Welcome to week five. I think to myself, “Where did the past four weeks go?” It appears I was swept up into a whirlwind of multiple 8 a.m., classes, late-night homework assignments and a variety of student activities.
Monday morning comes like a subway train bright and early. The startling chime of my alarm clock mimics the all too familiar bing-bong sound of the New York City subway doors opening. After nearly four years of living in New York City, the sounds still fill my mind.
By the time Friday rolls around, I hear, “Stand clear of the closing doors, please,” in my mind as when my alarm wakes me up. As I step off the train into the weekend, I stand on the platform wondering where the time went.
My dilemma is that I want to remember it all. I don’t want to forget my college experience.
While I prepared to write this “Good News” piece, I read from the “Good News” archives, which I encourage you to do if you have not already. A piece that hit me was by Samantha Torre. She wrote that college makes up “only about 5% of our lives,” and since it is so short, it’s important to make the most of it.
Daily encounters seem small, nice and insignificant at the moment. However, when I add them all together, these small moments will be the sum total of the college experience.
While thinking about this, I adopted a new habit to combat forgetfulness. It’s not by any means perfected.
At the end of each day before turning out the lights, I think back to the events of that day. I pick out the highlights. Sometimes it’s one. Sometimes it’s five. However many it is, I write them in my journal.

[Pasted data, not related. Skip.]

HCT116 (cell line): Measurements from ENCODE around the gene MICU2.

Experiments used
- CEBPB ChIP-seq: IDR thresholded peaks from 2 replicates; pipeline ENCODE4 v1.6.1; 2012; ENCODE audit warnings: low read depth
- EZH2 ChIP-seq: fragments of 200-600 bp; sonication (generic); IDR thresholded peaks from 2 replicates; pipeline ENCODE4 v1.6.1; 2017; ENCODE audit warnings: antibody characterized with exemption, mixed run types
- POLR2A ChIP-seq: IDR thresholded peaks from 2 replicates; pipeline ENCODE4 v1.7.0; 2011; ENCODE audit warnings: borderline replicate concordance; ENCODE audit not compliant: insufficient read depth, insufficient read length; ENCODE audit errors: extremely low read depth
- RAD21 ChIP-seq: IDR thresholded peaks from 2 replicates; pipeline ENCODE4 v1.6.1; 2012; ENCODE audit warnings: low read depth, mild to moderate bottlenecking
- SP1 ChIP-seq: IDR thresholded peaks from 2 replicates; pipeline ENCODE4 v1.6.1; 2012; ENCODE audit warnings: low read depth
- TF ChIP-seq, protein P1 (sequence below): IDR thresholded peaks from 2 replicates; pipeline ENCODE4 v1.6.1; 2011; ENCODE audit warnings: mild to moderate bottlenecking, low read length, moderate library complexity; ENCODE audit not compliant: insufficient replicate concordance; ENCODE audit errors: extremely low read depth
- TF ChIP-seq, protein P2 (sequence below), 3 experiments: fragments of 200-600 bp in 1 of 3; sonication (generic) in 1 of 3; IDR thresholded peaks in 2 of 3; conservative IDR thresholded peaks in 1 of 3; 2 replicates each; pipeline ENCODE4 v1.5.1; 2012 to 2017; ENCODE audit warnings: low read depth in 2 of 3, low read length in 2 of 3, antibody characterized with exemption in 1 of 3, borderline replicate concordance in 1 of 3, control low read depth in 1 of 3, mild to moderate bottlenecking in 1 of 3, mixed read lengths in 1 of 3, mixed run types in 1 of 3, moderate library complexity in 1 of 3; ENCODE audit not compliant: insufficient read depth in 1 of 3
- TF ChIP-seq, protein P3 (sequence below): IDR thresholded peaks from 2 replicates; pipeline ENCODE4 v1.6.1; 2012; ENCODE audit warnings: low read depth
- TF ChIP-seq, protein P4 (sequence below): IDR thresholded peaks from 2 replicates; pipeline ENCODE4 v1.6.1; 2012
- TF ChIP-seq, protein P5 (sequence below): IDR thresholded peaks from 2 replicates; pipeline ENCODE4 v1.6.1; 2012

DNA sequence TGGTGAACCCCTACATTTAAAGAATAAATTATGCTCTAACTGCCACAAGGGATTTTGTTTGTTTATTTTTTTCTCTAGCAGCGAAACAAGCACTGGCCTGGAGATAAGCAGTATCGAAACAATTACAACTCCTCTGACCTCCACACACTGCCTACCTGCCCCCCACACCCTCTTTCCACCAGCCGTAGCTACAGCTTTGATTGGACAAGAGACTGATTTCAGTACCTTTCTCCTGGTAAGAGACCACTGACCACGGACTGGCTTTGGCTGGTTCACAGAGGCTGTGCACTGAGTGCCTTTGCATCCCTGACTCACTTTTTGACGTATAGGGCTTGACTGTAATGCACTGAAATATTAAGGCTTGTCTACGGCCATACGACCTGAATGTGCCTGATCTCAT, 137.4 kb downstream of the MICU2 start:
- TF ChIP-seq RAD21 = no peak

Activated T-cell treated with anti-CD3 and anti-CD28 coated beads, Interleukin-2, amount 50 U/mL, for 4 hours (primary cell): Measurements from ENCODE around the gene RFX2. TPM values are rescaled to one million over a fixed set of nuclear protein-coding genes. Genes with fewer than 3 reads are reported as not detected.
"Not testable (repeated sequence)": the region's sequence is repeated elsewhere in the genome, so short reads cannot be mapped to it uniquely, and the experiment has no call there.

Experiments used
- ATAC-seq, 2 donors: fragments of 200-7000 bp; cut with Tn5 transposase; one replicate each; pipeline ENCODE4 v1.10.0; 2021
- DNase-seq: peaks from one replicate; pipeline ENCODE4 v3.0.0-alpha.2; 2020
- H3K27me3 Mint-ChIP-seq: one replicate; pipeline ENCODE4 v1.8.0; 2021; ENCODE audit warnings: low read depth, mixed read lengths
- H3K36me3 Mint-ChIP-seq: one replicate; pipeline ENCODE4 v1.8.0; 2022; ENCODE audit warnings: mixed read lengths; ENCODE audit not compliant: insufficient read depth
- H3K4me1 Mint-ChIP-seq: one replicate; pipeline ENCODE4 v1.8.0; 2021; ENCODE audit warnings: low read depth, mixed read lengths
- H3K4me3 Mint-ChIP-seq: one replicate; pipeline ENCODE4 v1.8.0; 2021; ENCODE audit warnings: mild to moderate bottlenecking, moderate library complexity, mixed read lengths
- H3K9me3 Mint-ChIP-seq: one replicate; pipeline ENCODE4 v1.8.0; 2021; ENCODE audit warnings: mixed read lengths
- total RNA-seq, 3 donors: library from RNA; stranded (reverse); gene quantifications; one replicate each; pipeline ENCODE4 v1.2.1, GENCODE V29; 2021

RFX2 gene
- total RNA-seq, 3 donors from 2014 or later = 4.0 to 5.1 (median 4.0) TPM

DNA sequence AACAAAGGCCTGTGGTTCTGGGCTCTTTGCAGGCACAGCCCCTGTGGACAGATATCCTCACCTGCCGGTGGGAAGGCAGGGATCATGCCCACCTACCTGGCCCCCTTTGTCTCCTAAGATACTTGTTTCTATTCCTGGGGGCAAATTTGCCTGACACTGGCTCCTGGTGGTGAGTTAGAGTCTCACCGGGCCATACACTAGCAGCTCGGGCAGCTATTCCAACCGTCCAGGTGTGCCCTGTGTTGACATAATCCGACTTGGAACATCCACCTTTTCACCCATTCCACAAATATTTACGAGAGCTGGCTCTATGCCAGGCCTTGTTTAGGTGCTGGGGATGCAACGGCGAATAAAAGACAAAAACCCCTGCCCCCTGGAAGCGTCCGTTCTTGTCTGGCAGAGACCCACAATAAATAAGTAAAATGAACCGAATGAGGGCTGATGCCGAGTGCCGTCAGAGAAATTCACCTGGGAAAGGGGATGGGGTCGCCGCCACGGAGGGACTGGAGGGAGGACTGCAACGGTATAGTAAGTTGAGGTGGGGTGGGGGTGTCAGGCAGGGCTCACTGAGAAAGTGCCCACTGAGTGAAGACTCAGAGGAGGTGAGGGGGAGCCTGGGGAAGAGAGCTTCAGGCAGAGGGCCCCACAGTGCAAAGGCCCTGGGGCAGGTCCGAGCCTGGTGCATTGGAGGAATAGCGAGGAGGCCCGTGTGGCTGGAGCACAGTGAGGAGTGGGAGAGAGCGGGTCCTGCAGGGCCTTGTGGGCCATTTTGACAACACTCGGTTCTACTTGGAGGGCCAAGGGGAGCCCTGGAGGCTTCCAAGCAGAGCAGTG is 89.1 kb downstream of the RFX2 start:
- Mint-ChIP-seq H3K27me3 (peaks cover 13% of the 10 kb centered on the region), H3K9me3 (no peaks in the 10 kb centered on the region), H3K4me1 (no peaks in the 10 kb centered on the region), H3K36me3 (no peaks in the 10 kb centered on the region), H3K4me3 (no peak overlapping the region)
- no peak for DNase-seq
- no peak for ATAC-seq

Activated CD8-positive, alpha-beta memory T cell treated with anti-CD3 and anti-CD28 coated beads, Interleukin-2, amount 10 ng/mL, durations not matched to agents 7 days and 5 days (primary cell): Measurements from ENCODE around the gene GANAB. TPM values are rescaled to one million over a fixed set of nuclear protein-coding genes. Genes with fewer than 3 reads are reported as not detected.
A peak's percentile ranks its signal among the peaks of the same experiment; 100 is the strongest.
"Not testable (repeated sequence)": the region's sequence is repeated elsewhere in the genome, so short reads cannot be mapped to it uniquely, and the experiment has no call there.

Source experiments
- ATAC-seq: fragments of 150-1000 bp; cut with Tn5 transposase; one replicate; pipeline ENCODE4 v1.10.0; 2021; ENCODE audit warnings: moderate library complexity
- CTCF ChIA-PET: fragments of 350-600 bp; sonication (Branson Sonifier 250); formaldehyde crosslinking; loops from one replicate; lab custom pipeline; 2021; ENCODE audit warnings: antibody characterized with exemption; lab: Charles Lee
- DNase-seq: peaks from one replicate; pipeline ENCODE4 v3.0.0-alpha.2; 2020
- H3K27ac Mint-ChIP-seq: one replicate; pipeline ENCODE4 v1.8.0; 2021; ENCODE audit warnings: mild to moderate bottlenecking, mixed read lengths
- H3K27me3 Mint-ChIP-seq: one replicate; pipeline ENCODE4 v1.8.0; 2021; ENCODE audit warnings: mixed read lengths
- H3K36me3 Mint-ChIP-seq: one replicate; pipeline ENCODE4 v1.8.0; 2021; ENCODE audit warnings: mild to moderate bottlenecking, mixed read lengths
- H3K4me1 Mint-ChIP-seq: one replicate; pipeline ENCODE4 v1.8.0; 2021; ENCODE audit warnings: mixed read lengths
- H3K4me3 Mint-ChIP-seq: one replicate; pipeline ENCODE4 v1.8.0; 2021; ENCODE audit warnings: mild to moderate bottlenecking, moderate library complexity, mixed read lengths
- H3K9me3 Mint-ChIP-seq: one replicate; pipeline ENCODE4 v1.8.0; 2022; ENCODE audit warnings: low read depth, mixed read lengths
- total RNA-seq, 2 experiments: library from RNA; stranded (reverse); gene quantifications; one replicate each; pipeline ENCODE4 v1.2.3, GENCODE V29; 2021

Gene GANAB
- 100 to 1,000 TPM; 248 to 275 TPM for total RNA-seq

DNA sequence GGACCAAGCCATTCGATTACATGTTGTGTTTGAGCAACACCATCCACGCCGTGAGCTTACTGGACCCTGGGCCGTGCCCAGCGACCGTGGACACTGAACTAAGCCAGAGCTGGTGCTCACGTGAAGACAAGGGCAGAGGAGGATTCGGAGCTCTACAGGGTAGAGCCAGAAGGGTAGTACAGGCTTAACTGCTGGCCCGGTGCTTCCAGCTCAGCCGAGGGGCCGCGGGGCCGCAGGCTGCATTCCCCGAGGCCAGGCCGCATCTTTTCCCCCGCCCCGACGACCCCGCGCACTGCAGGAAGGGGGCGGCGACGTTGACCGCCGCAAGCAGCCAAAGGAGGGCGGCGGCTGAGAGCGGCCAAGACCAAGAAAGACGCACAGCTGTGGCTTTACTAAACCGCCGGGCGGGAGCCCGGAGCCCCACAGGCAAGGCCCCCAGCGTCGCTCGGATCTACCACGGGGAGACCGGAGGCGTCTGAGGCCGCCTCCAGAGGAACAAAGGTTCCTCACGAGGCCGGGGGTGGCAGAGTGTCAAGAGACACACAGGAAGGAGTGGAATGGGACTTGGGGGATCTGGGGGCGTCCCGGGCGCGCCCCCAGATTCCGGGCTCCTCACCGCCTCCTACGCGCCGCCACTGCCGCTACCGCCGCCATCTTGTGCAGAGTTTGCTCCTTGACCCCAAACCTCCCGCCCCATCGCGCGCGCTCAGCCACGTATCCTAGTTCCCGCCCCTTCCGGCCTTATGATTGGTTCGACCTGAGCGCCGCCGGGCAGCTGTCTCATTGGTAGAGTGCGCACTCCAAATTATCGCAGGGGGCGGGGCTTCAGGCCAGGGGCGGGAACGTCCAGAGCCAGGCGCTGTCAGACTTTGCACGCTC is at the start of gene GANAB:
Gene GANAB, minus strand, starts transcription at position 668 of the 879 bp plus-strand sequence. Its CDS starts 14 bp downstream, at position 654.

I reflect on what made me laugh, smile and feel joy. I think about the encounters I had that day when someone saw me or I saw them.
Maybe it was that Sunday at the beginning of the school year, when there was a tropical storm and an earthquake all at once. I was shopping for kitchen supplies at Target with some amazing people I just met.
Maybe it was a random Monday when my roommate and our friends went to Malibu Market and swung on the playground like little kids.
I make short notes of these memories, and then I cultivate a heart of thankfulness toward that day and whom I spent it with.
Life is fast, like a subway car. I feel more present and joyful in the weeks I engage in expressing thankfulness for the day.
In the meantime, I will continue to scribble down highlights and seemingly random encounters. I will choose to intentionally reflect on how thankful I am for this time and place in life. Because, with what little power I have, I will make sure college will not pass me by like a subway train in the night.
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